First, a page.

The festive session is around the corner- it is a season of joy and celebration but it is also the time of the year where many people feel extremely lonely and isolated.
This is the continuation from the previous article, Reversing heart disease- through lifestyle changes (scientifically proven). The following would be appropiate and perhaps could serve as comfort for those of you who may feel especially down during this time of the year. We can be with groups of partying friends and yet feel empty and hollow. On the other hand, we can be alone and yet contended and at peace. Why do we feel that way- sometimes up and sometimes in the dumps? Why is it so that no one seemed to understand us or that we don’t seemed to know what we want anymore?
Perhaps it is this increased feeling of isolation and loneliness that goes largely untreated and unaddressed that explain why heart disease remain one of the main killer in many developed and affluent countries. When I look into the eyes of many people, I could see the deep unhappiness in a number of them. Being loss and don’t know what to do…. just going to life in motions and reacting to situations. The joy of success wears off in a while- to be replaced soon by stress, self-imposed expectation and eventually it brings to more feelings of isolation and loneliness.
Below (in blue font) is quoted from Dr Dean Ornish’s book, “Dr Dean Ornish’s Program for Reversing Heart Disease“. I am quoting fully from his book because many people would be able to relate to what he is saying- no one could say it any better than him. Below is taken from Chapter 4 “Lifestyle of the Rich and Famous” (pages 98-100).
Providing someone with health information is not always enough to motivate changes in behavior. We’re all going to die sometime, but if we don’t really enjoy living, who cares about changing behavior? When I was a medical student, both the chief of oncology and the chief of pulmonary medicine smoked. It wasn’t because they didn’t know any better, but they seemed to be very unhappy people. There are many ways to be self-destructive, slowly or rapidly, when life doesn’t bring us the happiness we expect.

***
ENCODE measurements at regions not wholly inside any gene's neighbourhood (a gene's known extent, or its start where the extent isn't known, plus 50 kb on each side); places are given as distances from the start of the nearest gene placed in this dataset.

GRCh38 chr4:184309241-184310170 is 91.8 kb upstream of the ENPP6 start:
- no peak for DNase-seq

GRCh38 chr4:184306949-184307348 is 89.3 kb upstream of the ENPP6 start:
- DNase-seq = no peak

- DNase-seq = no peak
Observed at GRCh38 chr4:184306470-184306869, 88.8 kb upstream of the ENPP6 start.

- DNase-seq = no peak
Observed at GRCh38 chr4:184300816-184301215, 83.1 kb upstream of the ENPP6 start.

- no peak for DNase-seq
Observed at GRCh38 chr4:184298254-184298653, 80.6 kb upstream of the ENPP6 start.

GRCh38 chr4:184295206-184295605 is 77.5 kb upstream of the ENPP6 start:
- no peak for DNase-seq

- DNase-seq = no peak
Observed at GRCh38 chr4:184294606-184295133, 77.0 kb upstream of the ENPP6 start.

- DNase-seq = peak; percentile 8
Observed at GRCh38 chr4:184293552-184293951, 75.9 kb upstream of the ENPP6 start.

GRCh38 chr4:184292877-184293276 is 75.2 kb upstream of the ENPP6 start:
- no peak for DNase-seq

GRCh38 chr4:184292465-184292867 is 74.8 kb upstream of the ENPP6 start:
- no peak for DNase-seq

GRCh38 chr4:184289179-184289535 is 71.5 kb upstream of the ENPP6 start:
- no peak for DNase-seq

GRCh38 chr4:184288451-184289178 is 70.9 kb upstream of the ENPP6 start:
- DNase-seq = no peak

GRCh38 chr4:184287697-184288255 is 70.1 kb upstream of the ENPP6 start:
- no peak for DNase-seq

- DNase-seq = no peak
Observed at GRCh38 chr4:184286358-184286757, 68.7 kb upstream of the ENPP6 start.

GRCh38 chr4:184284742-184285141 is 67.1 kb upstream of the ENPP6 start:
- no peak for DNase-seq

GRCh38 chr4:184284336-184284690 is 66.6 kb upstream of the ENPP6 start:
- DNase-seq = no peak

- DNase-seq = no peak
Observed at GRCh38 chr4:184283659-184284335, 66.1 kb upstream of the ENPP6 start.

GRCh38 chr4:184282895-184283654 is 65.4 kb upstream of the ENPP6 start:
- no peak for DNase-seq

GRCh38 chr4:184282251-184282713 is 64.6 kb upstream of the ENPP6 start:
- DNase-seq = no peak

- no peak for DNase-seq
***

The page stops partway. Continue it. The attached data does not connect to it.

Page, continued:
When a person perceives himself as being isolated and alone, this creates a view of the world that is fundamentally self-defeating and self destructive. This self-destruction can come in many forms, including compulsive exercise, compulsive working, compulsive sex, smoking, alcoholism, drugs, and the million and one other ways that we can have to distance ourselves from other people and from our feelings. And while these temporarily may help to blunt the pain, they increase our feelings of isolation leading to more pain in a vicious cycle.
Second, changing behavior is not always enough for real healing to occur. We need to address what underlies the behavior. It’s not sufficient simply to change behaviors like diet and exercise, because our behaviors are only manifestations of our self-perceptions. We need also to change those perceptions of isolation that can lead o these behaviors. The issue is not only living longer, but also being more free of self-imposed limitation that often lead to suffering.
Third, when we invest our self-esteem and self-worth in the outcome of an event or in the behavior of another person, then we are giving that event or person power over our lives– to make us happy or sad, to make us feel good or bad about ourselves, and, ultimately, to live or to die.
Finally, people only have power over us to the degree that they have something that we think we need. When we define ourselves as separate, we define ourselves as lacking and as needy. When we choose an arena- in this case, “If only I were a world-class athlete”- then we give our power away.
So, to summarise, isolation can lead to illness, whereas intimacy can lead to healing. Isolation comes in several forms:
1. Isolation from our feelings, our own inner self, and inner peace
2. Isolation from others
3. Isolation from a higher force
All cultures and eras have had difficult problems, and people worried about wars, plaques, famines, and so on. The chronic stress in the twentieth-century America is not only from the increased pace of modern life but also from the isolation, loneliness, and lack of love and support that many people experience.
In summary, stress today comes not only from what we do but also from how we react to what we do. How we react, in turn, is a function of how we perceive ourselves. When we perceive ourselves only as isolated and alone- apart from the world instead of a part of it- then we are likely to feel chronically stressed. Chronic stress, in turn, can lead to heart disease both in its direct effects on the heart and because of the self-destructive behavior patterns that result. Anything that helps us transcend and transform this perceived isolation can be healing.